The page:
Top Democrat who helped oversee disastrous midterms has a new plan for 2016

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Sen. Chuck Schumer (D-New York) thinks Hillary Clinton should run in 2016, and she could win a “huge majority” if she does. But only if she also follows the plan Schumer laid out on Tuesday — one he says is essential for Democrats to change up their fortunes in 2016 and beyond.

During a speech at the National Press Club in Washington, Schumer urged Democratic candidates across the country to “embrace government.”

“The Republican mantra that ‘less government works’ is counterintuitive to the middle class because they know that government is needed to stand up to the big economic forces – like technology and globalization – that push them around,” Schumer said.


“If Democrats can create a convincing plan that is both achievable and believable, embracing government as a way to help the middle class advance, we will roll to victory in 2016.”

As the head of the Democratic Policy and Communications Center, Schumer led a messaging team that presided over massive midterm-election losses in 2014. Democrats lost their majority in the Senate, where Republicans are likely to claim 54 seats after next month’s runoff election in Louisiana.

Schumer traced the slide back to the aftermath of the 2008 election, after which he said Democrats’ priorities shifted from their campaign promises. He said it was a mistake to pass such a wide-netted stimulus in 2009 that allowed Republicans to target various elements of “pork” in the bill.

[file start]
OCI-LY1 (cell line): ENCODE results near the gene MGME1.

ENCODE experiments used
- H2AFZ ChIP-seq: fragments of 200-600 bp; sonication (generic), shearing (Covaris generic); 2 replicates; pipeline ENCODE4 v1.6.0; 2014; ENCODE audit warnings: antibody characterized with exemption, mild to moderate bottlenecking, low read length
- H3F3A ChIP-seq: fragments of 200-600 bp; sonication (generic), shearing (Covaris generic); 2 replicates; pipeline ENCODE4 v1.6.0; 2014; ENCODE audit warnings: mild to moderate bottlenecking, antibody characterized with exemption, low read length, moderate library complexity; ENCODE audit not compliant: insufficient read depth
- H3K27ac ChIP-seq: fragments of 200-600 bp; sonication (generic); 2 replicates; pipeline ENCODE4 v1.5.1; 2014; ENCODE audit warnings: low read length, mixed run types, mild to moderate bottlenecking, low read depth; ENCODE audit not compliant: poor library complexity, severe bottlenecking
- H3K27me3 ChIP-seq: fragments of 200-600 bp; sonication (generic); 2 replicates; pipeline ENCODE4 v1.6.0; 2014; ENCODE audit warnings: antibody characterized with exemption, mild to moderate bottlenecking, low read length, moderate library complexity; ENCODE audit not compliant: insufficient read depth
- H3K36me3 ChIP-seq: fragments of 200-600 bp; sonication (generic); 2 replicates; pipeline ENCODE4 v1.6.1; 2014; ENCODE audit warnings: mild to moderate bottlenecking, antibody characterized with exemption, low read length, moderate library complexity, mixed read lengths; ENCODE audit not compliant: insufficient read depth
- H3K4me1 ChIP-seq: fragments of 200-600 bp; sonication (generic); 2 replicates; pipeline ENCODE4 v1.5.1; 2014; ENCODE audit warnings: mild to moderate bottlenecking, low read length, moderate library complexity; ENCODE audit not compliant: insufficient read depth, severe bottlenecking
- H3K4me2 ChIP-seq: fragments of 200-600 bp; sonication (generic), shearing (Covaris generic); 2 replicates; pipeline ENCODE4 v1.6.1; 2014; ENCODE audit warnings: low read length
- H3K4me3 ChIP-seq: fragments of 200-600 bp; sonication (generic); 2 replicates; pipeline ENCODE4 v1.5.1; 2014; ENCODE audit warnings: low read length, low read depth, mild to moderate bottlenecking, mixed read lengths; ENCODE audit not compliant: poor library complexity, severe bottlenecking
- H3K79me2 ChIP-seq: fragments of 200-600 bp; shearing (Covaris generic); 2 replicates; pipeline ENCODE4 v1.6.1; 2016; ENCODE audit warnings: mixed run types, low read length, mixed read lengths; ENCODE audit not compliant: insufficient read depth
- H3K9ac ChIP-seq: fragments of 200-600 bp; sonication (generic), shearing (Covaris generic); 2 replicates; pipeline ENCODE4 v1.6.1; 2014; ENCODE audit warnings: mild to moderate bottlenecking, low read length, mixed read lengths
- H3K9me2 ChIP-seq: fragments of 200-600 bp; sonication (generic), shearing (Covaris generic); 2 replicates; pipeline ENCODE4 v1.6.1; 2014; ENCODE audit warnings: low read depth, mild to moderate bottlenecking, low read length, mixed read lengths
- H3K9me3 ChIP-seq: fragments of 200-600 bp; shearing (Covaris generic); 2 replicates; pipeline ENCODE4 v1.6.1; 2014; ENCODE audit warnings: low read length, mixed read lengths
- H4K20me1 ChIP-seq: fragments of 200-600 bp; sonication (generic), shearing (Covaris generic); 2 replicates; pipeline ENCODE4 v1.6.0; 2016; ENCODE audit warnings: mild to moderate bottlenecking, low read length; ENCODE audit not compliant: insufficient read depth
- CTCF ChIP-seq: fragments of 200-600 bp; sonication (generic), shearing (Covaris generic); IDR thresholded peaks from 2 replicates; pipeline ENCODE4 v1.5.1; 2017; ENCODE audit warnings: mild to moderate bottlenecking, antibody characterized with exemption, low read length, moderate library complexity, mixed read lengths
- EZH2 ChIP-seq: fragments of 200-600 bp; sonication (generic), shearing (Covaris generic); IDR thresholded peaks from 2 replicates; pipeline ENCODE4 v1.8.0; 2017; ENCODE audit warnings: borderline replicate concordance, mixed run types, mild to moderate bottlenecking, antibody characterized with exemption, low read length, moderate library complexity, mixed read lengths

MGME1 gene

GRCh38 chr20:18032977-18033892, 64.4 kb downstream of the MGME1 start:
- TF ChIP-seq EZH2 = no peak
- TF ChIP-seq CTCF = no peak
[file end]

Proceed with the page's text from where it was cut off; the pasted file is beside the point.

And, intriguingly, he said Democrats made a mistake by focusing on health care in the aftermath of the stimulus’ passage. He said the Affordable Care Act gave birth to the rise of the Tea Party that won sweeping electoral victories in the 2010 midterm elections, and he was critical of the Affordable Care Act as a political messaging tool.


President Barack Obama ultimately signed a bill that largely only affected the uninsured, at least one-third of whom are not registered to vote, Schumer said. He pointed out that only about 5 percent of registered voters in the U.S. were uninsured in 2010.

“After passing the stimulus, Democrats should have continued to propose middle class-oriented programs and built on the partial success of the stimulus, but unfortunately Democrats blew the opportunity the American people gave them. We took their mandate and put all of our focus on the wrong problem – health care reform,” Schumer said.


“The plight of uninsured Americans and the hardships caused by unfair insurance company practices certainly needed to be addressed," he added. "But it wasn’t the change we were hired to make. Americans were crying out for an end to the recession, for better wages and more jobs; not for changes in their health care.”

But he said the key for Democrats is to learn from those mistakes. Along with embracing government, he said the party must develop a platform that is “focused” and easily understood,” while being agreeable to both the moderate and liberal wings of the party.


That plan, he said, “must become our blueprint – indeed it should unite Democrats from Elizabeth Warren to Hillary Clinton to Joe Manchin.”


During a question-and-answer session after Schumer’s speech, one reporter asked him if, since he was involved in shaping Democratic messaging in the 2014 cycle, he regretted any parts of the party’s 2014 strategy.

But he rejected the criticism, pointing to how focus on issues like raising the minimum wage was a success in individual states.


“The greatest success our candidates had in the deepest red states was on that agenda,” Schumer said. “It just has to be bigger, broader, more prominent, and more across the whole Democratic Party.”

Brett LoGiurato is the senior national political correspondent at Fusion, where he covers all things 2016. He'll give you everything you need to know about politics, with a healthy side of puns.

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